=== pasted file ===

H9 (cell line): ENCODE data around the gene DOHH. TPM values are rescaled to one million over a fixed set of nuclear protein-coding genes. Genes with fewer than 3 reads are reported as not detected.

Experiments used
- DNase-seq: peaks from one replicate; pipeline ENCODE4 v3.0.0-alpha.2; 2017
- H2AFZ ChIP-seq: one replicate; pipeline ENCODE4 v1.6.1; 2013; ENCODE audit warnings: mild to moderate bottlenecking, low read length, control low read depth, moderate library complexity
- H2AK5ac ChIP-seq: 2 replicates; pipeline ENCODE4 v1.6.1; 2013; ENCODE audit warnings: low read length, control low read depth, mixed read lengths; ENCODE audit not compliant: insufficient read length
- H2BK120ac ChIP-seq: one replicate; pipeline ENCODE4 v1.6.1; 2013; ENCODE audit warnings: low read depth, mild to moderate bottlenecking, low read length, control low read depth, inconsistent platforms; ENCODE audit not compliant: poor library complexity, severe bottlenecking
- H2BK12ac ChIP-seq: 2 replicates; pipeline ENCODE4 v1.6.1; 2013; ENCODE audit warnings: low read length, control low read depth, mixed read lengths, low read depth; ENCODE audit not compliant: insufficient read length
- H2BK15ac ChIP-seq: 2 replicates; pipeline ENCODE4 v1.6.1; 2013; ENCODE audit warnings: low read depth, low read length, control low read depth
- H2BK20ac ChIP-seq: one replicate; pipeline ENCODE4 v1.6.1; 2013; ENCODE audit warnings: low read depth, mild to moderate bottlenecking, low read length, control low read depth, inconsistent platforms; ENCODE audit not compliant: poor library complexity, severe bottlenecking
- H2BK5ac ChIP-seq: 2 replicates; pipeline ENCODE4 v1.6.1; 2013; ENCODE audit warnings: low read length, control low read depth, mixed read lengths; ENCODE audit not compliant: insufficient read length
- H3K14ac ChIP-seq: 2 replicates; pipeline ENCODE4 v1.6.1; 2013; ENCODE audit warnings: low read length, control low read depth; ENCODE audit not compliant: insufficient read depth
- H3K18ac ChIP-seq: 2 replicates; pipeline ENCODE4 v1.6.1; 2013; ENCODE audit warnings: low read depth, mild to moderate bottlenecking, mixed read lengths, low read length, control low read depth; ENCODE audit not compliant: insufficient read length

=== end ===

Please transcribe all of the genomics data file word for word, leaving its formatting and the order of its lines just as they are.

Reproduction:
H9 (cell line): ENCODE data around the gene DOHH. TPM values are rescaled to one million over a fixed set of nuclear protein-coding genes. Genes with fewer than 3 reads are reported as not detected.

Experiments used
- DNase-seq: peaks from one replicate; pipeline ENCODE4 v3.0.0-alpha.2; 2017
- H2AFZ ChIP-seq: one replicate; pipeline ENCODE4 v1.6.1; 2013; ENCODE audit warnings: mild to moderate bottlenecking, low read length, control low read depth, moderate library complexity
- H2AK5ac ChIP-seq: 2 replicates; pipeline ENCODE4 v1.6.1; 2013; ENCODE audit warnings: low read length, control low read depth, mixed read lengths; ENCODE audit not compliant: insufficient read length
- H2BK120ac ChIP-seq: one replicate; pipeline ENCODE4 v1.6.1; 2013; ENCODE audit warnings: low read depth, mild to moderate bottlenecking, low read length, control low read depth, inconsistent platforms; ENCODE audit not compliant: poor library complexity, severe bottlenecking
- H2BK12ac ChIP-seq: 2 replicates; pipeline ENCODE4 v1.6.1; 2013; ENCODE audit warnings: low read length, control low read depth, mixed read lengths, low read depth; ENCODE audit not compliant: insufficient read length
- H2BK15ac ChIP-seq: 2 replicates; pipeline ENCODE4 v1.6.1; 2013; ENCODE audit warnings: low read depth, low read length, control low read depth
- H2BK20ac ChIP-seq: one replicate; pipeline ENCODE4 v1.6.1; 2013; ENCODE audit warnings: low read depth, mild to moderate bottlenecking, low read length, control low read depth, inconsistent platforms; ENCODE audit not compliant: poor library complexity, severe bottlenecking
- H2BK5ac ChIP-seq: 2 replicates; pipeline ENCODE4 v1.6.1; 2013; ENCODE audit warnings: low read length, control low read depth, mixed read lengths; ENCODE audit not compliant: insufficient read length
- H3K14ac ChIP-seq: 2 replicates; pipeline ENCODE4 v1.6.1; 2013; ENCODE audit warnings: low read length, control low read depth; ENCODE audit not compliant: insufficient read depth
- H3K18ac ChIP-seq: 2 replicates; pipeline ENCODE4 v1.6.1; 2013; ENCODE audit warnings: low read depth, mild to moderate bottlenecking, mixed read lengths, low read length, control low read depth; ENCODE audit not compliant: insufficient read length